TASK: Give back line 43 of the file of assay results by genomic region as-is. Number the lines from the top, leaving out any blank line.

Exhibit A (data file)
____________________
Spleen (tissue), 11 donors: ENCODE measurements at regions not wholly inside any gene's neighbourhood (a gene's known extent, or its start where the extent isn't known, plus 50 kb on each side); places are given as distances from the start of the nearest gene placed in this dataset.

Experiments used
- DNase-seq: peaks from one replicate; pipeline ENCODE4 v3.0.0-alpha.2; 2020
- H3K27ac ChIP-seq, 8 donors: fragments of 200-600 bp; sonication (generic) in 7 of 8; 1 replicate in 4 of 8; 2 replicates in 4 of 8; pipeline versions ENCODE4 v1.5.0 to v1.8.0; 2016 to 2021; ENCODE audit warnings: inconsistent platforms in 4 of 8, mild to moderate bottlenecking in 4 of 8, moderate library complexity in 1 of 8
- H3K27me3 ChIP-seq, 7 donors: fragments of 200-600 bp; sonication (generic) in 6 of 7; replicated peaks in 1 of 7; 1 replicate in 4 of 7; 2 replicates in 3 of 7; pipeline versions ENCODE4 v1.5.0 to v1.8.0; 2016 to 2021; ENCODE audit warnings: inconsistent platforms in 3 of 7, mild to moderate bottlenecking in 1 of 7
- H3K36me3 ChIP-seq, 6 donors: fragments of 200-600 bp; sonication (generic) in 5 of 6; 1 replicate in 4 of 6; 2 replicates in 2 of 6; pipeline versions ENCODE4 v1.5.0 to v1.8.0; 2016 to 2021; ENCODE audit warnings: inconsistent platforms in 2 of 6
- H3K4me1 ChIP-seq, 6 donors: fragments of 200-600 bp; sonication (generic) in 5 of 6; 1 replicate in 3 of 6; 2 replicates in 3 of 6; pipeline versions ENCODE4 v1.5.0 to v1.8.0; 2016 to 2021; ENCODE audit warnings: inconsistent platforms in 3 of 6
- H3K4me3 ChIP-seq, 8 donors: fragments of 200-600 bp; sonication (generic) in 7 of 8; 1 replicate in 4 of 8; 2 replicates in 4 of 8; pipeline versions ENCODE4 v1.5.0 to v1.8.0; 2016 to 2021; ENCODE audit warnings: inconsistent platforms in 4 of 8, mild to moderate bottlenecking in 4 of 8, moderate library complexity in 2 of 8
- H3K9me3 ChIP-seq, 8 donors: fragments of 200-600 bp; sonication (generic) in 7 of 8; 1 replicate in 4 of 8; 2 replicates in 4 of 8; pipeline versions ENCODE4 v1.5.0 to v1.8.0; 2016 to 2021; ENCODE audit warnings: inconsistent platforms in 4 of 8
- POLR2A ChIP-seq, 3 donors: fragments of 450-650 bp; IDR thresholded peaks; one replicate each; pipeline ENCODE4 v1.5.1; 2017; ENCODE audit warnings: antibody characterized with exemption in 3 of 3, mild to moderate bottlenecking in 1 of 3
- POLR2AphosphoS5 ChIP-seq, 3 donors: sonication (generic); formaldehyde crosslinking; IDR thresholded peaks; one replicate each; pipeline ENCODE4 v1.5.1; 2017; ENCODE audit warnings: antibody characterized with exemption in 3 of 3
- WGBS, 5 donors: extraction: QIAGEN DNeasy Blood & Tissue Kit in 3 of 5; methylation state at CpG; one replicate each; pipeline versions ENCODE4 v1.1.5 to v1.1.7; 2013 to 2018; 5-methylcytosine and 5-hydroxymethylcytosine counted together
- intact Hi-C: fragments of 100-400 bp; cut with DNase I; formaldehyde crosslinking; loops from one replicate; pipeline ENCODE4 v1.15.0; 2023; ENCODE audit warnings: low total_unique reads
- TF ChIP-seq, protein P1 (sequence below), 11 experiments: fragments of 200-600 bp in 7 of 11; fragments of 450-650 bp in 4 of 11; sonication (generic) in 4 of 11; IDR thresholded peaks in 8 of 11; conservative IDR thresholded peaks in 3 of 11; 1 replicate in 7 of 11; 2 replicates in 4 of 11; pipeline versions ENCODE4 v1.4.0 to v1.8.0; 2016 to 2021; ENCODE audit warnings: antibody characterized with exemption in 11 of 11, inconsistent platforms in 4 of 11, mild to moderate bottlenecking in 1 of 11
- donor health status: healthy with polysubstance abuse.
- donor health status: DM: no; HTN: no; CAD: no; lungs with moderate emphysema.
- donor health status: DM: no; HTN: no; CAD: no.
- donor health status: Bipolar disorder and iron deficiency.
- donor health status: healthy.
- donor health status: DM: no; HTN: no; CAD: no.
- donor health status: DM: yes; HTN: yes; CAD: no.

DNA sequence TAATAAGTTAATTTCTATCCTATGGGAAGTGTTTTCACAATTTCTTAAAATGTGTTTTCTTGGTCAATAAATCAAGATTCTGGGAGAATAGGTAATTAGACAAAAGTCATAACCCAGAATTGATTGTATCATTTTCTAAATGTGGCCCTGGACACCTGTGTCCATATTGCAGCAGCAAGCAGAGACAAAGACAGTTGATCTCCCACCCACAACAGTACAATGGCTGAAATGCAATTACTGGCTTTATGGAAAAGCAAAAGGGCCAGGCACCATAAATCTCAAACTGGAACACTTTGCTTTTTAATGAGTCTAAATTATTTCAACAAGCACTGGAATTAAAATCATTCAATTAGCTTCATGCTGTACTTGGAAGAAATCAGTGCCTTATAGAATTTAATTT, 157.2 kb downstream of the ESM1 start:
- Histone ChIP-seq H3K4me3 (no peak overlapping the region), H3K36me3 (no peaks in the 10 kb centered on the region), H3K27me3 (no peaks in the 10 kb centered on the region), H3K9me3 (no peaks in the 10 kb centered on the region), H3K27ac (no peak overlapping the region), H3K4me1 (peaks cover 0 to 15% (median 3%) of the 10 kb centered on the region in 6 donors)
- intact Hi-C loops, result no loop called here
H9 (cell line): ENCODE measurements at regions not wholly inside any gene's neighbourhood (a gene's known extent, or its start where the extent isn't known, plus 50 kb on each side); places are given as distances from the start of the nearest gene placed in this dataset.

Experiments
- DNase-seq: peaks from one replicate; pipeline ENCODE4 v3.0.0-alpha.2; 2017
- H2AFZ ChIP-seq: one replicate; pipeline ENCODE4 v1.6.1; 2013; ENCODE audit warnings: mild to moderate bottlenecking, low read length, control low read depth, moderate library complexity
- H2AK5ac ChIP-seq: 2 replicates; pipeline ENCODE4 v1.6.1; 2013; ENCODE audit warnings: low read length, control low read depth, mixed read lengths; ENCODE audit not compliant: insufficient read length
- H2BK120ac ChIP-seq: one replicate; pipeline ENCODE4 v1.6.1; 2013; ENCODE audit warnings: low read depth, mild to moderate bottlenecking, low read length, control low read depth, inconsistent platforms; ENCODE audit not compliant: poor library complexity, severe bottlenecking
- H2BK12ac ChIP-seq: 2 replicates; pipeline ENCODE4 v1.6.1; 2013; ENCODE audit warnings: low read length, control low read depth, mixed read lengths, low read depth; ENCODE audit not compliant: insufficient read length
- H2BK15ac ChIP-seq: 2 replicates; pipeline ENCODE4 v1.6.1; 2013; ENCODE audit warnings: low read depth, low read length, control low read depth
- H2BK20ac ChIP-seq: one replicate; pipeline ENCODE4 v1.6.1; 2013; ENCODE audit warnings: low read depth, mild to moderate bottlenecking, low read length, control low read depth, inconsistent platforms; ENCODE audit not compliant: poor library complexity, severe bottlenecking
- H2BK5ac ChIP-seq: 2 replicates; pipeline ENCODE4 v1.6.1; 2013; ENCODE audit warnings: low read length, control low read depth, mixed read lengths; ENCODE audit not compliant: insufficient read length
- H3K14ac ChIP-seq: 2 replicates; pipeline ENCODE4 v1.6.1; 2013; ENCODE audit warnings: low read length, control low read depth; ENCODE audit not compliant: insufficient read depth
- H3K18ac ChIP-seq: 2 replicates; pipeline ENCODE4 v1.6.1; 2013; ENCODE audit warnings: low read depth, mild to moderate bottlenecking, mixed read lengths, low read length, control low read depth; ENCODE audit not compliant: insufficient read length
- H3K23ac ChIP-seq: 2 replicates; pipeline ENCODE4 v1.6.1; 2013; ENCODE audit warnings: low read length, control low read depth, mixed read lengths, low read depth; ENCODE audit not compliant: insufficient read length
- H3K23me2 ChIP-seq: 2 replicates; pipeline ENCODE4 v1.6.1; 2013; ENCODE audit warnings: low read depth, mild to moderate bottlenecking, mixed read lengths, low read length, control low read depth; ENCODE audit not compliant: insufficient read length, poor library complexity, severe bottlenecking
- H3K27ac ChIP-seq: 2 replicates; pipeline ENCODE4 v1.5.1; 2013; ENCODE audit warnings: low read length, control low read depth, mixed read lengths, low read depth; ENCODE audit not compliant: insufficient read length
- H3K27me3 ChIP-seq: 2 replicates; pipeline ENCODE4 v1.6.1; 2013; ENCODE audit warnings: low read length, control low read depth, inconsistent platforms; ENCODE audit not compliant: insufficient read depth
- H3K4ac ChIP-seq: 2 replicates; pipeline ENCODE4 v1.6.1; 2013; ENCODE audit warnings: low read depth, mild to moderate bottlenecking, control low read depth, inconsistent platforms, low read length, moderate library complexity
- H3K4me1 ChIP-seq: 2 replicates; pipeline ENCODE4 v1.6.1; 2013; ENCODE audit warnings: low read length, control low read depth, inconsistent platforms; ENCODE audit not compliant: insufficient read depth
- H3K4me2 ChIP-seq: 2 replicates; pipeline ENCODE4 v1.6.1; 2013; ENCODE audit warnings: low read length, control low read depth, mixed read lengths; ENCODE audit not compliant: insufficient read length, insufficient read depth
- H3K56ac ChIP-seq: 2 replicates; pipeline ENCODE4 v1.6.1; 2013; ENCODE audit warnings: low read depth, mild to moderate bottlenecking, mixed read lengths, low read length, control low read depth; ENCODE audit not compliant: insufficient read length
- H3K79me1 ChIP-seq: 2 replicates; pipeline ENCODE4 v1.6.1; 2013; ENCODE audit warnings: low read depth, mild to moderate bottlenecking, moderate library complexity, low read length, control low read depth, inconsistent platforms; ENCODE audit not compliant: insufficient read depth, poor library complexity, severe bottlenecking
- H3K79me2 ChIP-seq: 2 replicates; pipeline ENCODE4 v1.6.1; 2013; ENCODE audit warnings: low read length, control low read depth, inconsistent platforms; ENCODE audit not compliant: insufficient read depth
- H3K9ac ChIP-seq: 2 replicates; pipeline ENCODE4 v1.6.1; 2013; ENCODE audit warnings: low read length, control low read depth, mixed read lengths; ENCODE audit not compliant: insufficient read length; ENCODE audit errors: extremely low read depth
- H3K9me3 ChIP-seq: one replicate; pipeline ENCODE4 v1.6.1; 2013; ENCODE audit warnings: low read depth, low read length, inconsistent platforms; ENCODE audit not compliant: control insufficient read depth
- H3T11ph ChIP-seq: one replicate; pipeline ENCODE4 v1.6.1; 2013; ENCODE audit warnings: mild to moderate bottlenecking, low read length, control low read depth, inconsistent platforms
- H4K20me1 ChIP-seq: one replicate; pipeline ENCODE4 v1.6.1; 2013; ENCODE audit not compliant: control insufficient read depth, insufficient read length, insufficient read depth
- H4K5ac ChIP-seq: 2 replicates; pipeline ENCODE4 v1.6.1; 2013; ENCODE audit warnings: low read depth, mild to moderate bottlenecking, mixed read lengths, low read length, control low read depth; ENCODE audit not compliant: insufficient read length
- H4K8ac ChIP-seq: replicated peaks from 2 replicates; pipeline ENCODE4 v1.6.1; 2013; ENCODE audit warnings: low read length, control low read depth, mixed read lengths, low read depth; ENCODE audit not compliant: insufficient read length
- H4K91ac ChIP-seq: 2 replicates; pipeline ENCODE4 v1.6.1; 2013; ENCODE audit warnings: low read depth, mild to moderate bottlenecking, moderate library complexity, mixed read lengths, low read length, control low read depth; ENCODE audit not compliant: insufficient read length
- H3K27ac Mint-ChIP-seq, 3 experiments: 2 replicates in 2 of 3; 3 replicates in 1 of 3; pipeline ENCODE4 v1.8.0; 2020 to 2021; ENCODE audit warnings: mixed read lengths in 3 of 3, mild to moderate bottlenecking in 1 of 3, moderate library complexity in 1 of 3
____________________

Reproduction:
- H3K4me2 ChIP-seq: 2 replicates; pipeline ENCODE4 v1.6.1; 2013; ENCODE audit warnings: low read length, control low read depth, mixed read lengths; ENCODE audit not compliant: insufficient read length, insufficient read depth